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Redemption – bring it on!

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In the month of Nissan, in which the redemption from Egypt took place, there is a Talmudic discussion about the time of the future redemption. Rabbi Eliezer says the final redemption of Moshiach will take place in the month of Tishrei, the month in which we celebrate the solemn days of awe and repentance. Rabbi Yehoshua says that Moshiach will redeem us in Nissan, the month of Pesach, in which G-d redeemed us with great miracles and wonders.

A question arises. We are told that redemption can take place at any time. In fact, it can happen while you are reading this article, right now, so how can we say that redemption will take place in a particular month?

An explanation, offered by the Lubavitcher Rebbe, is that Rabbi Eliezer and Rabbi Yehoshua aren’t arguing about the specific time of redemption, but rather the manner of redemption.

Rabbi Eliezer, who says redemption will happen in Tishrei, opines that it will take place through the effort of man, from below. Through man’s reaching out to G-d, repenting, returning, and penetrating the gates of heaven, G-d will bring about redemption. This is the nature of the month of Tishrei, a time of teshuvah (repentance), in which man’s service brings about a response from above.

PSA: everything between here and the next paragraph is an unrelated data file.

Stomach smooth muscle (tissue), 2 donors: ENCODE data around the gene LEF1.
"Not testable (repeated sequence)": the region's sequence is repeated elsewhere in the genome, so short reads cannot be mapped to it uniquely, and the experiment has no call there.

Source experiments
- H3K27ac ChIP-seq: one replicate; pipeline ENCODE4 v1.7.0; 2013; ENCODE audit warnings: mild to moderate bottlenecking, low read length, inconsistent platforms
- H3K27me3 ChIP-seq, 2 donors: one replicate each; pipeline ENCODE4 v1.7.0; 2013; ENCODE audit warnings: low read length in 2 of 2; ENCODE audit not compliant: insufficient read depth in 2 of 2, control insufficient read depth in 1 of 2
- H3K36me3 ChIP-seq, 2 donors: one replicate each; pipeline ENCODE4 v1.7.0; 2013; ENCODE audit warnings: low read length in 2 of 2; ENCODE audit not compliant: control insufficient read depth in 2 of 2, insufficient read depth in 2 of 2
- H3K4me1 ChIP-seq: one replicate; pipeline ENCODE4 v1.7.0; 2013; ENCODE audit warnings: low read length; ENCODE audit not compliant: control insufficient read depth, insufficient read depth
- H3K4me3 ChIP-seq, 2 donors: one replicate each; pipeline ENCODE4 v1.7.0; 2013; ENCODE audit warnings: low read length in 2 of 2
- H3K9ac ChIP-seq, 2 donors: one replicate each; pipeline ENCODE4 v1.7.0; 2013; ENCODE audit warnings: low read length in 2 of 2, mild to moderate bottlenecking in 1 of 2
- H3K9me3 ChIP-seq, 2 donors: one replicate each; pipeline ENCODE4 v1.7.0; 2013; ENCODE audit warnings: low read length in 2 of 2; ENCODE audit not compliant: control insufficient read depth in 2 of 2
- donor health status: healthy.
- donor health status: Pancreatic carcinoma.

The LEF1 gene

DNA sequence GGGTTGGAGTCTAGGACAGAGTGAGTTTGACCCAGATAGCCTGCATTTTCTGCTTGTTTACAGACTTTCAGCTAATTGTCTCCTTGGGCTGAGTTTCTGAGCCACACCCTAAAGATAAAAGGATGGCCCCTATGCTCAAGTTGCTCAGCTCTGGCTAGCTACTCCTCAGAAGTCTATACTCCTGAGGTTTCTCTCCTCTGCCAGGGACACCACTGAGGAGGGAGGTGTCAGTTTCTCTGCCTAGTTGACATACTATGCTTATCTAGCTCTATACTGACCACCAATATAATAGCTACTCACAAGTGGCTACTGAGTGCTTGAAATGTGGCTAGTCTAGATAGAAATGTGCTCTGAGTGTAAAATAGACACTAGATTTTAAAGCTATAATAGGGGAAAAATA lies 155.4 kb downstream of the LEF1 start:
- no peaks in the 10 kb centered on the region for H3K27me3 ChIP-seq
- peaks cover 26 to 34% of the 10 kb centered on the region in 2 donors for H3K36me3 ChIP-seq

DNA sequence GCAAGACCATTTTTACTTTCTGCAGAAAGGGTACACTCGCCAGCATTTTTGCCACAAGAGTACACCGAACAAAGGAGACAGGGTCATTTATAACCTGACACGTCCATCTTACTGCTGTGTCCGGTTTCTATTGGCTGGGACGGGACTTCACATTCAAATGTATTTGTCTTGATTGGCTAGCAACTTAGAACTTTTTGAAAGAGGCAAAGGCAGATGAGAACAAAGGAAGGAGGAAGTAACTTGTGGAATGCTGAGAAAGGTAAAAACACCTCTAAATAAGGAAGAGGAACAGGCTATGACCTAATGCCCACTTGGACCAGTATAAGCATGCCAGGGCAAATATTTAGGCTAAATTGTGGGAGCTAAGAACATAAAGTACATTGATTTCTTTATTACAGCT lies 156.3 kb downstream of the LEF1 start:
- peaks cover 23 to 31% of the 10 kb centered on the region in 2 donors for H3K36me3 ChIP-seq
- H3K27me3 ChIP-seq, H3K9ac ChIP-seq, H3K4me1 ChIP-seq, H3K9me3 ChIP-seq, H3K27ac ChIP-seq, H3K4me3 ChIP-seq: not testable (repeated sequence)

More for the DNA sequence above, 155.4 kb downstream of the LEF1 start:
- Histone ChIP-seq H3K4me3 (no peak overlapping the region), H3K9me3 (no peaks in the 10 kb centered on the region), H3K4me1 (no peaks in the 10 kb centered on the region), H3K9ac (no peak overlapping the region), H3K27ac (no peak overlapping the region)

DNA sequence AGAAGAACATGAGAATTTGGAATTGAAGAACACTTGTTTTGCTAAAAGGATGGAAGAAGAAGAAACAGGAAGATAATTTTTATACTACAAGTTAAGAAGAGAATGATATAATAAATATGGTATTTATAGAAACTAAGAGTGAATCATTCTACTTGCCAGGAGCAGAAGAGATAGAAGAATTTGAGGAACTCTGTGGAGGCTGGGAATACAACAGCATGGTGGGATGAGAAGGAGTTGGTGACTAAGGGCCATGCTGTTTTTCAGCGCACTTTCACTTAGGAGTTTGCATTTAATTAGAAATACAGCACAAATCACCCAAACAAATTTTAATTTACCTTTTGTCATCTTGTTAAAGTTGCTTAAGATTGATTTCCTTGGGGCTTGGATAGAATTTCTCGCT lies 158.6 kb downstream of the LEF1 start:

Rabbi Yehoshua says final redemption will come from above, with G-d bringing about redemption even if man hasn’t repented sufficiently. This kind of redemption is like the month of Nissan and Pesach, in which G-d wrought miracles and wonders and redeemed the Jewish people in spite of them not necessarily being worthy.

Moshiach can certainly come at any time. The sages are discussing where the main thrust of the redemption will come – from below or above.

Even Rabbi Eliezer asks to what extent man’s effort is required to bring about redemption. The Jew has a g-dly soul that is always stirred and is therefore always involved in doing good, as our sages say, “Every Jew is filled with mitzvot like a pomegranate is filled with seeds,” but he is impeded by his animal instinct.

Perhaps he is saying there needs to be a much greater effort from man, and he needs to subdue his animal instinct in a much greater way to achieve perfect service. That will be the catalyst for redemption.

Rabbi Yehoshua similarly says that the Jew is always G-d conscious. He has a g-dly soul that is always somewhat in the service of his divine mission. But he has an animal instinct which disrupts and obstructs him from being perfect in his service. This is the nature of man, and the world that You, G-d, created! The service of the Jew is good. Let it be enough! It’s you, G-d, that needs to initiate mercy and not wait for perfect service. Bring on redemption!

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